• Join over 1.2 million students every month
  • Accelerate your learning by 29%
  • Unlimited access from just £6.99 per month

The Witches in "Macbeth".

Extracts from this document...


The Witches in "Macbeth" The witches in Macbeth are portrayed in very different ways by Shakespeare and Polanski. These dissimilarities can be easily spotted and range from obvious matters such as their appearances to the amount of power the witches have over Macbeth. In Shakespeare's "Macbeth" the witches are usually set in a heath and re always together. Quite often when the witches are on scene, there is thunder and lightening illustrating they are evil. However, in Polanski's video we find the witches on a beach in the first scene. The sky is red to represent blood, and yet again, that the witches are evil. There is no thunder and lightening as in the book. But in the distance you can hear music and seagulls. This quiet music shows the witches are concentrating on their spell. In Act one Scene Three the witches are located in an underground hole as it is more realistic than them vanishing. Their appearance is filthy. They are scruffy and ugly. ...read more.


When Macbeth and Banquo first meet the witches, the eldest is massaging the youngest witch's back. Then the younger witch flashes at the men which is crude. Polanski uses unbearable music, out of tune bagpipes, to show us that the witches are excruciating. In Act One Scene Three of Shakespeare's play, Banquo says the witches are "withered, and so wild in their attire". Later, he refers to them as "imperfect speakers" and then as "the devil". He is aware of how wicked these witches are. Macbeth calls them "secret, black, and midnight hags" as well as describing them as the "weird sisters". He knows they are not normal and knows they are bad. This is the same in Polanski's film. Shakespeare compares Macbeth to the witches. His first line is "So foul and fair a day I have not seen". This line uses the same language as the witches, suggesting Macbeth is as evil as they are. Polanski uses this same technique to prove Macbeth and the witches are alike. ...read more.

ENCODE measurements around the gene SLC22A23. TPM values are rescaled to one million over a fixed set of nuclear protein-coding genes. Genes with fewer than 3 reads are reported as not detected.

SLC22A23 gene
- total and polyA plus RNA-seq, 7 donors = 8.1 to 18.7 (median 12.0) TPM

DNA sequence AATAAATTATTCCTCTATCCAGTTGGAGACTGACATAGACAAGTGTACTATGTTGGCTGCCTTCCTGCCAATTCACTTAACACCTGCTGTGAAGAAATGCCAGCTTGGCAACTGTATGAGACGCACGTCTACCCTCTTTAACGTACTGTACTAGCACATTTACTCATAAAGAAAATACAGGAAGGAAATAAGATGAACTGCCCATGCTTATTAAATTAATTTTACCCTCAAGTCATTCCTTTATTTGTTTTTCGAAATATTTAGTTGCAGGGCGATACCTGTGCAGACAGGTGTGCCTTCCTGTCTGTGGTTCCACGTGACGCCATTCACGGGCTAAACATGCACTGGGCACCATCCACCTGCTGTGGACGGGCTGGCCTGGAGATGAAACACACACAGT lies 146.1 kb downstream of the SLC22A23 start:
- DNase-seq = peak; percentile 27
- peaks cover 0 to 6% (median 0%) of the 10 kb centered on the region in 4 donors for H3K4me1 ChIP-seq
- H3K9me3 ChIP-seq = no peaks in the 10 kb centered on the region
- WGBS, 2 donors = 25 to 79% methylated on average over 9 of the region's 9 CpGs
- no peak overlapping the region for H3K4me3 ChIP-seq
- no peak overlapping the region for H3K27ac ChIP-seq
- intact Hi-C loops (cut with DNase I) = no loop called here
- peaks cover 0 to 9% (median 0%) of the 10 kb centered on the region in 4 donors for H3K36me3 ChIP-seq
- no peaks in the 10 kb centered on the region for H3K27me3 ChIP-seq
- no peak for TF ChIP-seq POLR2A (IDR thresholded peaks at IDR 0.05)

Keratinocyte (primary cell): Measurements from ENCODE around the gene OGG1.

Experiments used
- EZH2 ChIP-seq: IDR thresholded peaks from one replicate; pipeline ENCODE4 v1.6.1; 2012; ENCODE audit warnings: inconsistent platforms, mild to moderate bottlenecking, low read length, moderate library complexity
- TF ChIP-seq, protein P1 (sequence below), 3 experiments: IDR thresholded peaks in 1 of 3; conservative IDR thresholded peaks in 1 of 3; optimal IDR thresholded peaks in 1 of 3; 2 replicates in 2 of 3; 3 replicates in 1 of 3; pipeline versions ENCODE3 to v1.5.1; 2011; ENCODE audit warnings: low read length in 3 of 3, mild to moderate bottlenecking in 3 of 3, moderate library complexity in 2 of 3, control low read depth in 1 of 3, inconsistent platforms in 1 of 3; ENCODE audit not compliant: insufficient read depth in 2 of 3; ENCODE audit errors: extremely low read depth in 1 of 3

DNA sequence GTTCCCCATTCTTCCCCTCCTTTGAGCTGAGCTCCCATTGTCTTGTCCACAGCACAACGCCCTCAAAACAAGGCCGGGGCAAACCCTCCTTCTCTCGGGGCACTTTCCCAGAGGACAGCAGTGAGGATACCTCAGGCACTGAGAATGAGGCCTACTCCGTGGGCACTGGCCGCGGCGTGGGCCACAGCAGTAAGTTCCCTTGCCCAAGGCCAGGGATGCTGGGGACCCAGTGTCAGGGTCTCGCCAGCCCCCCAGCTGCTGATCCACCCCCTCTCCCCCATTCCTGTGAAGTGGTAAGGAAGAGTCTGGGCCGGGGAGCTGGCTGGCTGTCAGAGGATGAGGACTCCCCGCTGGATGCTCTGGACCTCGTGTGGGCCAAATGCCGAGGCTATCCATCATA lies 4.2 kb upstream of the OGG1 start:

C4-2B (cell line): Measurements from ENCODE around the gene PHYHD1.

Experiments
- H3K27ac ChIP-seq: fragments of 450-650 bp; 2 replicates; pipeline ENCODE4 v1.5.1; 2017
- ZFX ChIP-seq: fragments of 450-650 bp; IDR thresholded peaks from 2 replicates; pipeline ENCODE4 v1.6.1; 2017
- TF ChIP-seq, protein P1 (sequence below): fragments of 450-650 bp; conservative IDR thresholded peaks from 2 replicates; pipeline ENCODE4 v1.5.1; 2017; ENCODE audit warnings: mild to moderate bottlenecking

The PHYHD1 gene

Yet again we get a better representation when we watch the video as we can see exactly what is happening. We see the apparitions appearing from the cauldron and warning Macbeth and convincing him he is indestructible. In my opinion, I would interpret Shakespeare's witches as old hags and disgusting, as well as evil. They don't appear to be usual at all, they are more supernatural - they sail on sieves and sell winds. I wouldn't say they were paralleled to Lady Macbeth because I don't think she is as evil. At the start we see the witches as depraved, whereas Lady Macbeth seems to be a nice woman, despite the evil within her that we don't see until later in the play. Polanski portrays witches which are worthy of belief by giving us the impression that they are immoral, deceiving and have a lot of power over normal people. We can see these witches in Macbeth are crude; the youngest witch flashes at Macbeth and Banquo. The witches are not credible because they are too wicked and mystical. Sailing on sieves and selling winds are unusual. They have too much power over individuals, like Macbeth. ...read more.

The above preview is unformatted text

This student written piece of work is one of many that can be found in our GCSE Macbeth section.

Found what you're looking for?

  • Start learning 29% faster today
  • 150,000+ documents available
  • Just £6.99 a month

Not the one? Search for your essay title...
  • Join over 1.2 million students every month
  • Accelerate your learning by 29%
  • Unlimited access from just £6.99 per month
  • Over 160,000 pieces
    of student written work
  • Annotated by
    experienced teachers
  • Ideas and feedback to
    improve your own work